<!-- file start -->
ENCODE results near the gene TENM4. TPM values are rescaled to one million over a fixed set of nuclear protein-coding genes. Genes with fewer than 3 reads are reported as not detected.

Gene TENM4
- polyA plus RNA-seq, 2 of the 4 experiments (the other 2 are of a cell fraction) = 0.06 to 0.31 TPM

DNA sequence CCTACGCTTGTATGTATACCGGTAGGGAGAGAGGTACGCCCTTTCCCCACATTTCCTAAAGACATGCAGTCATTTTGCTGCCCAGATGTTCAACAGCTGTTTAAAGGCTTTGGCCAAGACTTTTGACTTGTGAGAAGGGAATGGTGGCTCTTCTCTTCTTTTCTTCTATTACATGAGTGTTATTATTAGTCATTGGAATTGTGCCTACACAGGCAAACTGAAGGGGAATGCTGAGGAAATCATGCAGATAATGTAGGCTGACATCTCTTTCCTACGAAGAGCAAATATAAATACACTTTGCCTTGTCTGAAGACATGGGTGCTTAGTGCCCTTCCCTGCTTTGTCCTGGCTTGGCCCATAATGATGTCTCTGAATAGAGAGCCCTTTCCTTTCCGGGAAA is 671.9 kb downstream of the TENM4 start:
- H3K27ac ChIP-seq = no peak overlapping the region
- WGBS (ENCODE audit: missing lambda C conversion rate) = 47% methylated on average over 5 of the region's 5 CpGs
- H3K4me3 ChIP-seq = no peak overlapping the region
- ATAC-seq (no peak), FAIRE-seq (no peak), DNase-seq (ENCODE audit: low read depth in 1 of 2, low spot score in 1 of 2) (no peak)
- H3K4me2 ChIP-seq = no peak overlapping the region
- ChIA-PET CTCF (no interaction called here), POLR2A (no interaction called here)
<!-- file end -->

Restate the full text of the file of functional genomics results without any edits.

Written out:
ENCODE results near the gene TENM4. TPM values are rescaled to one million over a fixed set of nuclear protein-coding genes. Genes with fewer than 3 reads are reported as not detected.

Gene TENM4
- polyA plus RNA-seq, 2 of the 4 experiments (the other 2 are of a cell fraction) = 0.06 to 0.31 TPM

DNA sequence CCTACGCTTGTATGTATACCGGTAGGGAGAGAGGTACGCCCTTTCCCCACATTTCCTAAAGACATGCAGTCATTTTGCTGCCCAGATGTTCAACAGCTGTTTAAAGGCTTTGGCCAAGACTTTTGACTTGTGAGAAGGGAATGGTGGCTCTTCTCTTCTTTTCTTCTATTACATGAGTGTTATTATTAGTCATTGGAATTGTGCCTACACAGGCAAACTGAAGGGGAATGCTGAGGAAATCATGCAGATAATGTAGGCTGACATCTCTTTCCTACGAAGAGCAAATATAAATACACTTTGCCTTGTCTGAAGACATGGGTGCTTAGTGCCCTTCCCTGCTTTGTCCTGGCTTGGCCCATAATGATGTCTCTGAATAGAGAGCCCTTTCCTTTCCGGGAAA is 671.9 kb downstream of the TENM4 start:
- H3K27ac ChIP-seq = no peak overlapping the region
- WGBS (ENCODE audit: missing lambda C conversion rate) = 47% methylated on average over 5 of the region's 5 CpGs
- H3K4me3 ChIP-seq = no peak overlapping the region
- ATAC-seq (no peak), FAIRE-seq (no peak), DNase-seq (ENCODE audit: low read depth in 1 of 2, low spot score in 1 of 2) (no peak)
- H3K4me2 ChIP-seq = no peak overlapping the region
- ChIA-PET CTCF (no interaction called here), POLR2A (no interaction called here)